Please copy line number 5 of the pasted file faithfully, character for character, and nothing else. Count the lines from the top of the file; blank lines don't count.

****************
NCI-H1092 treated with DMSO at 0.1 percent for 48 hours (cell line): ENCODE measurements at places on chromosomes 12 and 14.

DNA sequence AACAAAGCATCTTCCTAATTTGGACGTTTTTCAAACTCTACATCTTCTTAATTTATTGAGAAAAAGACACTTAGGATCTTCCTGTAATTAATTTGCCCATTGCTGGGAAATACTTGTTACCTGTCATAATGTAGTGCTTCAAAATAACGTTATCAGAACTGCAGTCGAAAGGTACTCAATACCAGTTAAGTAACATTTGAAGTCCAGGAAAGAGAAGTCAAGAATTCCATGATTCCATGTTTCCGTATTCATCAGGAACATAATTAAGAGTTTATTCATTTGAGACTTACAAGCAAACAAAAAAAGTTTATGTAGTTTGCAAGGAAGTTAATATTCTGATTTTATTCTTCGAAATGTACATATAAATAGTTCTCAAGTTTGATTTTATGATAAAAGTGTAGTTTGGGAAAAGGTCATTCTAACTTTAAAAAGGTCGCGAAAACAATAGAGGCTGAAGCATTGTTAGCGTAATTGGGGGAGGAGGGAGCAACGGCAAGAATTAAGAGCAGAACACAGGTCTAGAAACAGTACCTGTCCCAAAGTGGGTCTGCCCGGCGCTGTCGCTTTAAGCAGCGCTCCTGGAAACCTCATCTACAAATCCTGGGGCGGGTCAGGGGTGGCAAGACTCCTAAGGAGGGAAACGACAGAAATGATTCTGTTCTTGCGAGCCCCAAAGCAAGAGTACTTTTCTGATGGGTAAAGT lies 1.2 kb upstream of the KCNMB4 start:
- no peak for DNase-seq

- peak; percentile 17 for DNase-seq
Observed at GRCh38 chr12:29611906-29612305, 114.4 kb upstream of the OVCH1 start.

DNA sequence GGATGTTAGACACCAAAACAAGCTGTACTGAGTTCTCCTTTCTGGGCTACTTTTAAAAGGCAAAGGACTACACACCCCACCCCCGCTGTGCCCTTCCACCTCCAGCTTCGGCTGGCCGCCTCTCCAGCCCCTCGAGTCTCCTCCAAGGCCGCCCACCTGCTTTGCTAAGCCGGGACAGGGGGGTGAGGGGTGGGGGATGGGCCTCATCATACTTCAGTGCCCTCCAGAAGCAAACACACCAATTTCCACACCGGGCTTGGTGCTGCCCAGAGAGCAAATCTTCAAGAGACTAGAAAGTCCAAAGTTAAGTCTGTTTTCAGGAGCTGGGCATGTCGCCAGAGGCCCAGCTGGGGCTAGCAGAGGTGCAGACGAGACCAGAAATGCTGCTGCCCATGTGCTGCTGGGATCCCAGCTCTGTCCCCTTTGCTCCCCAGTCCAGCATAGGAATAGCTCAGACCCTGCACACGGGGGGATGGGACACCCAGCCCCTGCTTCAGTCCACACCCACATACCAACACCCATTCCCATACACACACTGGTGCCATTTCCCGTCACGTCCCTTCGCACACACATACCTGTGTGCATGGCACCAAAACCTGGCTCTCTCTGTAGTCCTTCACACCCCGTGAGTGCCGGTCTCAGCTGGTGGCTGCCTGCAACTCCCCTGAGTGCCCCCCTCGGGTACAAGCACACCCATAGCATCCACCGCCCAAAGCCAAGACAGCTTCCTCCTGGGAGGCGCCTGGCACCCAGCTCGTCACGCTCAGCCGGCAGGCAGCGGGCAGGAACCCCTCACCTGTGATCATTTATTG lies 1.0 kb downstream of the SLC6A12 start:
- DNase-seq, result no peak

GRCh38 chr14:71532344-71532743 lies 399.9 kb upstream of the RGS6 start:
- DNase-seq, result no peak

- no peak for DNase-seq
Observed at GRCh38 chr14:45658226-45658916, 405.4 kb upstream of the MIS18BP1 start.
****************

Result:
Observed at GRCh38 chr12:29611906-29612305, 114.4 kb upstream of the OVCH1 start.